It has only taken a few weeks for the gloss to come off the new London Stadium at Stratford with a perfect storm of setbacks – a poor performance on the pitch, trouble in the stands and a clash between new and old cultures.

As West Ham manager Slaven Bilic predicted, it would just take a good run of strong performances for the club and its supporters to settle into their new home – and the opposite is also true.

With a feelgood factor in short supply after Watford’s 4-2 win in Stratford, focus turns to disquiet among the supporters.

The issue of standing fans has never been properly addressed and led to allegations of fighting, with punches thrown.

Some pockets of supporters have decided to stand throughout, almost as an act of rebellion against the orders of the club. Others stand persistently, blocking the view of those behind and creating tension. Others claim a heavy-handed reaction to standing briefly when there’s goalmouth action, for example.

West Ham fans leave the London Stadium

Often those affected are young fans who can’t see and whose parents then become involved in confrontation with the transgressors. Some youngsters were led away in tears on Saturday, frightened by the violence.

Supporters say that the stewarding adds fuel to the fire. It is the stadium operators themselves – LS185 – that supply the stewards and there were accusations of both too much interference and a refusal to become involve. This provides a green light for troublemakers to target away fans as well.

The nightmare scenario for the club is losing the lustre of the new era, losing the hardcore fans who want a traditional football environment and the new breed of fans who want to enjoy a Premier League experience.

West Ham fan Barry Cox, 36, said: “There were people climbing over barriers, throwing punches and stewards said they couldn’t physically get involved. A safety group eventually came running in.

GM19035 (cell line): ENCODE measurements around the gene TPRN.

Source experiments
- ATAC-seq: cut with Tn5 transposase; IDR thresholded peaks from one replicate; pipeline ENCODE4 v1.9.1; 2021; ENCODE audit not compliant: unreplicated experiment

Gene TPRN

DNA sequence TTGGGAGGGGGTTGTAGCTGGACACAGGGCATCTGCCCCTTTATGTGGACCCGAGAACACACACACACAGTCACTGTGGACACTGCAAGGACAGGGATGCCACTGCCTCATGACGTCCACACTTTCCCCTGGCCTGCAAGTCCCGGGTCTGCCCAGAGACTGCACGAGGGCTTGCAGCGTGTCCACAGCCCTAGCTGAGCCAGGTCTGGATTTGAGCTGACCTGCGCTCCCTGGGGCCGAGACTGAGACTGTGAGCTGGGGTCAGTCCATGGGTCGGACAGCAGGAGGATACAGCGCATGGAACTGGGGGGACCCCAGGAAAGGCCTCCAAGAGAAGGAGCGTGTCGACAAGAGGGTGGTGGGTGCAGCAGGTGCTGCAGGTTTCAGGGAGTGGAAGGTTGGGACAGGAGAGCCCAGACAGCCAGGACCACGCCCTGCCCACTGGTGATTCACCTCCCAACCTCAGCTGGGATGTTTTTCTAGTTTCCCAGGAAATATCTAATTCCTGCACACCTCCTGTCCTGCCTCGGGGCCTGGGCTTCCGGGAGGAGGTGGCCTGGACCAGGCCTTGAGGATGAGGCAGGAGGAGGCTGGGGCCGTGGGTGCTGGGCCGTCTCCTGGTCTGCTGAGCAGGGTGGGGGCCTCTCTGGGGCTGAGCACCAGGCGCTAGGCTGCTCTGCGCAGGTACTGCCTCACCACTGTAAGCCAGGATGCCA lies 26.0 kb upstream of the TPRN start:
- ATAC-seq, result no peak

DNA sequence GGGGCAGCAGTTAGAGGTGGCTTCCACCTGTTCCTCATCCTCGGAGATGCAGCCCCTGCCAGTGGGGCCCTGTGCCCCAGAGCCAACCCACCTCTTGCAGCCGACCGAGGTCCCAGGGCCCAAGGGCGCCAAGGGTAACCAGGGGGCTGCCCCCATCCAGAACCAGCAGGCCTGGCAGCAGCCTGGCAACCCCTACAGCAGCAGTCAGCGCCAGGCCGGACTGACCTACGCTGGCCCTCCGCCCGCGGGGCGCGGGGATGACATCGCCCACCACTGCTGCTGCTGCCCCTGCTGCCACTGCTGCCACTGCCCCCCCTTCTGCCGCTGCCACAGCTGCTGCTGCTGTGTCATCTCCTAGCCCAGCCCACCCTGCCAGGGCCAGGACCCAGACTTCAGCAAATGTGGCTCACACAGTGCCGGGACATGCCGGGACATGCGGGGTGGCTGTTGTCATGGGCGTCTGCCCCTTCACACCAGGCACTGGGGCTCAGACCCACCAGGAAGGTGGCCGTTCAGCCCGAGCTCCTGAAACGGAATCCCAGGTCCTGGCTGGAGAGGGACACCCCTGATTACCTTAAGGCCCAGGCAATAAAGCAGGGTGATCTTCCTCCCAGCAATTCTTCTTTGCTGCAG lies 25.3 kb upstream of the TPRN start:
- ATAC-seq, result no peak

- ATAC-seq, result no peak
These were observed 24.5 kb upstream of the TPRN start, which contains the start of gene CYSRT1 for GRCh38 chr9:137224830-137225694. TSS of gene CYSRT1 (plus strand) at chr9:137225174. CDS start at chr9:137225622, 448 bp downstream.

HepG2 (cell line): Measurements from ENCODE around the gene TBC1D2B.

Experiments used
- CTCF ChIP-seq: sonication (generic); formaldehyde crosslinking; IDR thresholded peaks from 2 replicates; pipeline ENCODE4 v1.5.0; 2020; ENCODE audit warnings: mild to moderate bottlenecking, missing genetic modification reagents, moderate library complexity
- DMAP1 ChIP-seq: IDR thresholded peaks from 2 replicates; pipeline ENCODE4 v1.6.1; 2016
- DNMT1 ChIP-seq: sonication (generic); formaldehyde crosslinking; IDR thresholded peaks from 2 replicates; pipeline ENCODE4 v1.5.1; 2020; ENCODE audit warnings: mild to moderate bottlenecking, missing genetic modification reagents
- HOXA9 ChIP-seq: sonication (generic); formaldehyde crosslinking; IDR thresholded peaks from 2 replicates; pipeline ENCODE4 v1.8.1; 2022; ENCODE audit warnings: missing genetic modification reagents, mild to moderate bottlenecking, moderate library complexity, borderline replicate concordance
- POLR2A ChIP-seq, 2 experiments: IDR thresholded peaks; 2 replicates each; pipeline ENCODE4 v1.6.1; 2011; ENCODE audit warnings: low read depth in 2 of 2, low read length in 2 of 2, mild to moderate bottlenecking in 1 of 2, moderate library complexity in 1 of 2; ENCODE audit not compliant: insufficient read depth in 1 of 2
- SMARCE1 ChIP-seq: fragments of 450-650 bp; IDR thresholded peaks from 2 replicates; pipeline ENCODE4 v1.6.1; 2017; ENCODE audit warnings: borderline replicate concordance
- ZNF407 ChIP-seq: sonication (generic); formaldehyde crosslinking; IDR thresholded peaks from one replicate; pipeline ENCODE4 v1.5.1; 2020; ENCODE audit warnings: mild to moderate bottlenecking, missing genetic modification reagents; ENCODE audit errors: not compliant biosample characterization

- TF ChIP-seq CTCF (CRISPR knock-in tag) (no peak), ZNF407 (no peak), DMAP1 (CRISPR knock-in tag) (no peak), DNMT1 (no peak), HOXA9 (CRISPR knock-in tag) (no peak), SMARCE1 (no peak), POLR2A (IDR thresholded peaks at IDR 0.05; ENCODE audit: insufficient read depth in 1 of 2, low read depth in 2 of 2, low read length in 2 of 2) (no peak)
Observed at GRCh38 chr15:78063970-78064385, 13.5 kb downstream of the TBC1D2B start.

“When we left the ground, we saw elderly Watford fans running away. If that was Tottenham or Chelsea, people would have got seriously hurt.”

Future matches will have a larger buffer zone between home and away fans and West Ham is holding emergency meetings with the operators to resolve the problem that is not likely to go away.

Co-chairmen David Sullivan and David Gold as well as vice-chairman Karren Brady who oversaw the transition have appealed for calm but also threatened life bans to trouble makers. Already 10 have been banned for offences in previous matches.

It is a core purpose of the new stadium that it creates a family-friendly, trouble-free environment as part of the mission to make West Ham a global brand. In addition, 6,000 sets are currently out of use until the licensing authorities are content that the club and the operators are in control.

Don't feel at home

Against Bournemouth some fans found there were no seats so they sat on the bare concrete watching a game seemingly far in the distance. This has become a metaphor for the early-day hiccups – a core group of West Ham fans simply don’t feel at home at the new Stadium – and don’t feel welcome.

In a statement, the club said: “West Ham United unreservedly condemn the behaviour of the individuals involved in incidents during today’s fixture against Watford.

“While these isolated incidents were quickly brought under control, this behaviour has no place in football and West Ham United will work tirelessly to eradicate such incidents.

“We are currently undertaking an immediate full review with all stakeholders. This includes police, stadium landlord and operator LS185, who are responsible for appointing and managing stewards and security, to ensure we eradicate such incidents moving forward.

Our policy on this behaviour remains one of zero tolerance and we will work with the police and other stakeholders to identify the individuals involved. Once identified, they will be banned from attending any West Ham United fixture for life and we will request the courts serve banning orders to prevent these individuals attending any football.”

Meanwhile the Football Association will investigate the crowd trouble and the club is looking to create more organic seating, where family groups can stay together – although that relies, to some degree, on the release of new seats.

Mr Gold said on Sunday: “I want to assure everyone that the club is working flat out to solve the sitting/standing issue.”

As the game reached its disappointing end, the performance had gone some way to diffusing the tension. Many fans had left early, leaving the Stadium half empty.

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